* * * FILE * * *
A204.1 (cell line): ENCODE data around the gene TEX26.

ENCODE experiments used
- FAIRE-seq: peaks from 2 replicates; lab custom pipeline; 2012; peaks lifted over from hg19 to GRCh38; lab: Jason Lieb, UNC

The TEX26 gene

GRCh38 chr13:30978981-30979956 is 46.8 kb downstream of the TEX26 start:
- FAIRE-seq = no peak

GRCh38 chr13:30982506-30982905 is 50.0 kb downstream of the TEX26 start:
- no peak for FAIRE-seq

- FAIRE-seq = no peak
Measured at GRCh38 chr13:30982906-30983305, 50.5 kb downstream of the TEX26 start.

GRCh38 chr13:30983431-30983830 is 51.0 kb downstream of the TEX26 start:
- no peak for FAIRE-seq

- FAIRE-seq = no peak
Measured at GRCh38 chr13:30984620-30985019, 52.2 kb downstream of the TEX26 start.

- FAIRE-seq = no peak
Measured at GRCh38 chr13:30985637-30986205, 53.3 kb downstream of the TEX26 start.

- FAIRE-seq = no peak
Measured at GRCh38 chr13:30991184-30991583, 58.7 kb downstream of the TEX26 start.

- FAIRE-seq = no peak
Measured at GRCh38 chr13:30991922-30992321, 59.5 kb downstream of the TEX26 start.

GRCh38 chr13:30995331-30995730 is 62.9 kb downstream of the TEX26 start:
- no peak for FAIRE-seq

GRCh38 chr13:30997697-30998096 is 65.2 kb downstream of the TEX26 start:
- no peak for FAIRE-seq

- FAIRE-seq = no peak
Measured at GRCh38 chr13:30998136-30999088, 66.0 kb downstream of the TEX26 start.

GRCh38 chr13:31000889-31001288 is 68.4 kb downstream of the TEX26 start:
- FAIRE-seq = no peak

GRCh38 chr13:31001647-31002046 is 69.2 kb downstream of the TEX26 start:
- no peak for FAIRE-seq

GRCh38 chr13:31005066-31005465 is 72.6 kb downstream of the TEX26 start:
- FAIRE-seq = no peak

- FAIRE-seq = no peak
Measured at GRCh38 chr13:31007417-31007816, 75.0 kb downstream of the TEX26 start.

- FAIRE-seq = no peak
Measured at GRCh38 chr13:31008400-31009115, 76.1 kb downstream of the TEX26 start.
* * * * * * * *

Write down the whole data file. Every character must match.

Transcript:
A204.1 (cell line): ENCODE data around the gene TEX26.

ENCODE experiments used
- FAIRE-seq: peaks from 2 replicates; lab custom pipeline; 2012; peaks lifted over from hg19 to GRCh38; lab: Jason Lieb, UNC

The TEX26 gene

GRCh38 chr13:30978981-30979956 is 46.8 kb downstream of the TEX26 start:
- FAIRE-seq = no peak

GRCh38 chr13:30982506-30982905 is 50.0 kb downstream of the TEX26 start:
- no peak for FAIRE-seq

- FAIRE-seq = no peak
Measured at GRCh38 chr13:30982906-30983305, 50.5 kb downstream of the TEX26 start.

GRCh38 chr13:30983431-30983830 is 51.0 kb downstream of the TEX26 start:
- no peak for FAIRE-seq

- FAIRE-seq = no peak
Measured at GRCh38 chr13:30984620-30985019, 52.2 kb downstream of the TEX26 start.

- FAIRE-seq = no peak
Measured at GRCh38 chr13:30985637-30986205, 53.3 kb downstream of the TEX26 start.

- FAIRE-seq = no peak
Measured at GRCh38 chr13:30991184-30991583, 58.7 kb downstream of the TEX26 start.

- FAIRE-seq = no peak
Measured at GRCh38 chr13:30991922-30992321, 59.5 kb downstream of the TEX26 start.

GRCh38 chr13:30995331-30995730 is 62.9 kb downstream of the TEX26 start:
- no peak for FAIRE-seq

GRCh38 chr13:30997697-30998096 is 65.2 kb downstream of the TEX26 start:
- no peak for FAIRE-seq

- FAIRE-seq = no peak
Measured at GRCh38 chr13:30998136-30999088, 66.0 kb downstream of the TEX26 start.

GRCh38 chr13:31000889-31001288 is 68.4 kb downstream of the TEX26 start:
- FAIRE-seq = no peak

GRCh38 chr13:31001647-31002046 is 69.2 kb downstream of the TEX26 start:
- no peak for FAIRE-seq

GRCh38 chr13:31005066-31005465 is 72.6 kb downstream of the TEX26 start:
- FAIRE-seq = no peak

- FAIRE-seq = no peak
Measured at GRCh38 chr13:31007417-31007816, 75.0 kb downstream of the TEX26 start.

- FAIRE-seq = no peak
Measured at GRCh38 chr13:31008400-31009115, 76.1 kb downstream of the TEX26 start.